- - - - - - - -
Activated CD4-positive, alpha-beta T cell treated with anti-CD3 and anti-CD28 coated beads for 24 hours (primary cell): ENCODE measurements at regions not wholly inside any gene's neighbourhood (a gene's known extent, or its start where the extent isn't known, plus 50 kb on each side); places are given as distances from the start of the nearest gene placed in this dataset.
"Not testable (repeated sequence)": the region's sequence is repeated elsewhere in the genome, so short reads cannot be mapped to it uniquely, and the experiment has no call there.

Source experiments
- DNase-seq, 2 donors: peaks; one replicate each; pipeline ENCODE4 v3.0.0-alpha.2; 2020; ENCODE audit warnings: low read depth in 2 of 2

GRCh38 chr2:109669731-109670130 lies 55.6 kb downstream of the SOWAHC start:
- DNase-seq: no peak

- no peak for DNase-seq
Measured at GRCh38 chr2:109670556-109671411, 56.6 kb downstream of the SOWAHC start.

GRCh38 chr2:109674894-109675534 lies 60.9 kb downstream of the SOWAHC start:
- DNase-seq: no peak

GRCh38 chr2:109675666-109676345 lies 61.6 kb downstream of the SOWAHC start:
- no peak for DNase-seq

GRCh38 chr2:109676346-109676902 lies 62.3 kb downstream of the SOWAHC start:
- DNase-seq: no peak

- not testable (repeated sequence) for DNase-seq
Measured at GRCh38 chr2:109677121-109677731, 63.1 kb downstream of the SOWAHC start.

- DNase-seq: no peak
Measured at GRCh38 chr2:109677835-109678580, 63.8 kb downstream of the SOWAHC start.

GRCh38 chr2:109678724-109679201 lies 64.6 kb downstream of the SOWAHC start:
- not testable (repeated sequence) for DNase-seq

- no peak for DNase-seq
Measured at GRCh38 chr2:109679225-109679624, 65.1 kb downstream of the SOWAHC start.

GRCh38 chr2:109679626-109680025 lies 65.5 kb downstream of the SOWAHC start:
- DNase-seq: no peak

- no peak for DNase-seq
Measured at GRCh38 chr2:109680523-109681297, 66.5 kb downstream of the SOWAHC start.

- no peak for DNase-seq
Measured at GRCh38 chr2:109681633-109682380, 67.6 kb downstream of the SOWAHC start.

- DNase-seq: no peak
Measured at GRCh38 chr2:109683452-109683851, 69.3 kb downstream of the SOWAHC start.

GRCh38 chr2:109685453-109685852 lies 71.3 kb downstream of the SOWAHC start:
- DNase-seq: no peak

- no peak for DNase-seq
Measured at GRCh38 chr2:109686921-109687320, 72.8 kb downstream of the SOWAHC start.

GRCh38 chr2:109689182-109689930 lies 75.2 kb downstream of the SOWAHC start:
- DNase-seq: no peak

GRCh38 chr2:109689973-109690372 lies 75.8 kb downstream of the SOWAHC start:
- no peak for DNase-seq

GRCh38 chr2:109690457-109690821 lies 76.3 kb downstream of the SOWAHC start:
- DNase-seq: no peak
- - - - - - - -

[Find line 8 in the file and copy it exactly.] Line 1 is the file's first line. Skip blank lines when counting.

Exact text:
Measured at GRCh38 chr2:109670556-109671411, 56.6 kb downstream of the SOWAHC start.